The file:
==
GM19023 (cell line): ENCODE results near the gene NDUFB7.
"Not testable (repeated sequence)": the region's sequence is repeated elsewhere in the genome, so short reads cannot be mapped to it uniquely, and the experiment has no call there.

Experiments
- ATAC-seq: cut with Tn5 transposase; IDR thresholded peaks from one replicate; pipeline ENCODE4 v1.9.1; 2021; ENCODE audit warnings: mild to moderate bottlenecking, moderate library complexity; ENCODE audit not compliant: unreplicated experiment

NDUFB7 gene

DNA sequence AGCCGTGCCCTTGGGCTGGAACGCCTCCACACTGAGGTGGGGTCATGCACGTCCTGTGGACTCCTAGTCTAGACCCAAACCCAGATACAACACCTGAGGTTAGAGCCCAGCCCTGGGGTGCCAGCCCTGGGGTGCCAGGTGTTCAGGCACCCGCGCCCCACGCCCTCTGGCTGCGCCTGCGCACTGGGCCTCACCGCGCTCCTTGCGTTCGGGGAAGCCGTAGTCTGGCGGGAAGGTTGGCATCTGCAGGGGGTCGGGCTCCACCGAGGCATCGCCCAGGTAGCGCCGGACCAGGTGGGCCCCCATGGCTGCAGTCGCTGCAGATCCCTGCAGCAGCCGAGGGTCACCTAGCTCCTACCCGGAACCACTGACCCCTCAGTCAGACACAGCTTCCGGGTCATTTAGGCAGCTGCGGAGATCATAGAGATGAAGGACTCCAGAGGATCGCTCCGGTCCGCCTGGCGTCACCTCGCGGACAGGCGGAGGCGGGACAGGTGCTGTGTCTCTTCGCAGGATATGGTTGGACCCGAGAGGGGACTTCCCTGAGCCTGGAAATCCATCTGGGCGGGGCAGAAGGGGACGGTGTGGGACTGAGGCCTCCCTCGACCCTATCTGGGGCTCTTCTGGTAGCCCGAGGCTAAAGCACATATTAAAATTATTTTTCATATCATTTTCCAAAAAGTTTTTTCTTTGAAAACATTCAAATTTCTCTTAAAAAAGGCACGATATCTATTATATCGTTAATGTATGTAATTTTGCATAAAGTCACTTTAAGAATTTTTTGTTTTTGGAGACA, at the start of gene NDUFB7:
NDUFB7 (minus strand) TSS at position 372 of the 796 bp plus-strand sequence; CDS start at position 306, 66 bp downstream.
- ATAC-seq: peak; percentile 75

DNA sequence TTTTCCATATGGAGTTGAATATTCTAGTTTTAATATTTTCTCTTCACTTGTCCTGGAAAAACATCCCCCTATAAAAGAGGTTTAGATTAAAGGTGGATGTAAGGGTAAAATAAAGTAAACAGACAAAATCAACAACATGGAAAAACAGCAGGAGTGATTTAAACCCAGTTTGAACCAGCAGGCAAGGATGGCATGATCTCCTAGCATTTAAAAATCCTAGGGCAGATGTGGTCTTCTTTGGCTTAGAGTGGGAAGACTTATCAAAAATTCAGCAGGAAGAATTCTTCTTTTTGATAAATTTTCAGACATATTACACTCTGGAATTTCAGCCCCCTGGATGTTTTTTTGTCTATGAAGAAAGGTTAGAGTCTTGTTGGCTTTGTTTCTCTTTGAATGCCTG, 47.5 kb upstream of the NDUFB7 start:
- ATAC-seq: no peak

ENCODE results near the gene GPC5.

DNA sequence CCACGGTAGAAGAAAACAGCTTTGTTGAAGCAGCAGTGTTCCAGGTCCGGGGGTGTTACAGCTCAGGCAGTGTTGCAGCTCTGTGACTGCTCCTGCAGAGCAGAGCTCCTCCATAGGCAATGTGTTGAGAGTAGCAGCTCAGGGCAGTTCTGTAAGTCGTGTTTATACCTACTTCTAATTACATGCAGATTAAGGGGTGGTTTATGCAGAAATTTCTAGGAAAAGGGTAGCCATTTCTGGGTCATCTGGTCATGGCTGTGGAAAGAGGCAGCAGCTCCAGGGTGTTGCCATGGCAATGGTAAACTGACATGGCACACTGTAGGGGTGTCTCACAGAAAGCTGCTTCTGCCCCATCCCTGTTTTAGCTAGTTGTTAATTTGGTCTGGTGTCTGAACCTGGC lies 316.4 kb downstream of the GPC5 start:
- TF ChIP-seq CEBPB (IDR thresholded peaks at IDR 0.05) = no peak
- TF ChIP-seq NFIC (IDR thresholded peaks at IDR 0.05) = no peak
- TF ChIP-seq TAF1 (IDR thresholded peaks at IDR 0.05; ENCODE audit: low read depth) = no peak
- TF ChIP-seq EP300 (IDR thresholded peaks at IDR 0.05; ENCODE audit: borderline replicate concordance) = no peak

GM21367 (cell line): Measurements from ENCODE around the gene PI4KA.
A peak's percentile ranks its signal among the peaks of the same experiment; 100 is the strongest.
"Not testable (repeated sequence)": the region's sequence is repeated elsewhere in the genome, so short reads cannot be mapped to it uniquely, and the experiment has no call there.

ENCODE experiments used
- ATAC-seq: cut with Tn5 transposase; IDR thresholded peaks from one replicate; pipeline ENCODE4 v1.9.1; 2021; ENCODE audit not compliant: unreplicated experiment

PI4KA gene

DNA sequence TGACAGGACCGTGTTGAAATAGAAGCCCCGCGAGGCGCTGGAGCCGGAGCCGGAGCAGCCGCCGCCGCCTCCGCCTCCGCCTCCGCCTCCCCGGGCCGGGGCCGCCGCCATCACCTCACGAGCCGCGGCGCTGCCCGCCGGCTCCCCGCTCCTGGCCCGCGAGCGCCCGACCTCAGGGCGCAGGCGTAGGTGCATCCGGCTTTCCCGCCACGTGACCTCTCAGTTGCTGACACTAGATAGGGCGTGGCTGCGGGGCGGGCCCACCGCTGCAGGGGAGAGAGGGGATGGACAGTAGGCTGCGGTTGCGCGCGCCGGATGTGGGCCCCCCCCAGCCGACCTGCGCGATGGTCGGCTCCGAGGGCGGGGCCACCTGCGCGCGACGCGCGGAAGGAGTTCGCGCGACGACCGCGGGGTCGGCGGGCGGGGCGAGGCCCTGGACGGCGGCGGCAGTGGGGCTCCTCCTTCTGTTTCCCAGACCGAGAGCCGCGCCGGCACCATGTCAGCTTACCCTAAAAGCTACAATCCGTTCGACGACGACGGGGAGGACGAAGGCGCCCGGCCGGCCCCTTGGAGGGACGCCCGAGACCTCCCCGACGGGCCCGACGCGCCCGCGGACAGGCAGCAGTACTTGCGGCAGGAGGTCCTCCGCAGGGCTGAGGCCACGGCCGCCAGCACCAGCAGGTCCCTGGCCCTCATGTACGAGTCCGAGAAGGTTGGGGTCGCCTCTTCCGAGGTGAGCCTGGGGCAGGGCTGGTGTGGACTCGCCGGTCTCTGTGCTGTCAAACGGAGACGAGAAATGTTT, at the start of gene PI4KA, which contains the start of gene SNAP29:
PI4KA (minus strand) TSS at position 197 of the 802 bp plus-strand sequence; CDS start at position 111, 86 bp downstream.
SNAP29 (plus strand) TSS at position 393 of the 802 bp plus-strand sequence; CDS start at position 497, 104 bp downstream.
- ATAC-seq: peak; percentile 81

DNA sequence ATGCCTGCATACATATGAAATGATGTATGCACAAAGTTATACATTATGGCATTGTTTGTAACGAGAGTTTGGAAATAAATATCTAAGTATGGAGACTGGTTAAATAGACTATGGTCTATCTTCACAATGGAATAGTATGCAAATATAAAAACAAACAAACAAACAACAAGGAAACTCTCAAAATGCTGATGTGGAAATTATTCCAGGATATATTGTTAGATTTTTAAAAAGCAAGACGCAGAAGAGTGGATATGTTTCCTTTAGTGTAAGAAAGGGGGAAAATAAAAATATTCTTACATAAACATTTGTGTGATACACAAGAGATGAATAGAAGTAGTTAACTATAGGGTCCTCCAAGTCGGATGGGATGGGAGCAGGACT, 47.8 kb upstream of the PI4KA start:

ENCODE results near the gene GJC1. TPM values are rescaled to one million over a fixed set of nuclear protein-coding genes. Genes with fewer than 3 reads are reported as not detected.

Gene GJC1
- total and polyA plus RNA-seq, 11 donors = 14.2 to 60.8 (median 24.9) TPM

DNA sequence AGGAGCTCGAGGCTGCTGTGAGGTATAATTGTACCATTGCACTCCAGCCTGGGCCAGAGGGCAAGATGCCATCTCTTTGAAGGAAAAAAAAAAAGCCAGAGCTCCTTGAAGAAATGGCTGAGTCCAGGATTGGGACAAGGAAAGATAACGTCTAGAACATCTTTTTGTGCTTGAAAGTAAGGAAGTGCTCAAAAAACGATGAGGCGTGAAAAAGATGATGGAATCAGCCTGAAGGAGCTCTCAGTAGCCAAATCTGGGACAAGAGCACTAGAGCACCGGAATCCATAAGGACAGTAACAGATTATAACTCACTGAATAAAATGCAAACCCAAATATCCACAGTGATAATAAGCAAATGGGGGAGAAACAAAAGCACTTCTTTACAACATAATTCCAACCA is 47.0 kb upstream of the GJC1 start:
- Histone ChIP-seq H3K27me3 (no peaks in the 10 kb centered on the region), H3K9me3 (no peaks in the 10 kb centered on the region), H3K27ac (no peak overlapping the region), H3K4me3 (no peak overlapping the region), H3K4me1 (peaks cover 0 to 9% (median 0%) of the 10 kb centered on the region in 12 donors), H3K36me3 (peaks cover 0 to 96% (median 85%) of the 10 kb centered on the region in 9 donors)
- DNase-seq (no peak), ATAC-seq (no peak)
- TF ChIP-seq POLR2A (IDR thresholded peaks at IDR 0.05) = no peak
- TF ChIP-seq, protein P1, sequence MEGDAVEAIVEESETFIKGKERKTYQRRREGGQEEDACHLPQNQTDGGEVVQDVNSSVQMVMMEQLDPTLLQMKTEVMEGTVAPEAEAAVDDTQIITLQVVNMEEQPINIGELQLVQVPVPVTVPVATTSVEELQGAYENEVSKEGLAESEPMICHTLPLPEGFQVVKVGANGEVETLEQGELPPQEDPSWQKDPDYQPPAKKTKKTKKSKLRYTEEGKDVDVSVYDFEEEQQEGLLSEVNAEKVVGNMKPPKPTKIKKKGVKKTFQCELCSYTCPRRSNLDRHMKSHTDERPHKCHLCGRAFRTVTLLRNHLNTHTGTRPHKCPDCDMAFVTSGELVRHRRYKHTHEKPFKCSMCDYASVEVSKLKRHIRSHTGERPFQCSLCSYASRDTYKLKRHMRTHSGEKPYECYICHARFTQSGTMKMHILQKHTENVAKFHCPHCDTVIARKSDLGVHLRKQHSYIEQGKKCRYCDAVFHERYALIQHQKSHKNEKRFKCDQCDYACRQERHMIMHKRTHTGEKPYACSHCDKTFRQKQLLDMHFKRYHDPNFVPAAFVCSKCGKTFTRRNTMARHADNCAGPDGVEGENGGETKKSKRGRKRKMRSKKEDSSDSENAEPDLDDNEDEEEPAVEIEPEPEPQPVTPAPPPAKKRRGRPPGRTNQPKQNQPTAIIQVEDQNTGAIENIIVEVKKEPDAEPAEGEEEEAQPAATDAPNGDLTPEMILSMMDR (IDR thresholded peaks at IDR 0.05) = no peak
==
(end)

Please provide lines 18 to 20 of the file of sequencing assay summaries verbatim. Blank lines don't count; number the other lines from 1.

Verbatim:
A peak's percentile ranks its signal among the peaks of the same experiment; 100 is the strongest.
"Not testable (repeated sequence)": the region's sequence is repeated elsewhere in the genome, so short reads cannot be mapped to it uniquely, and the experiment has no call there.

ENCODE experiments used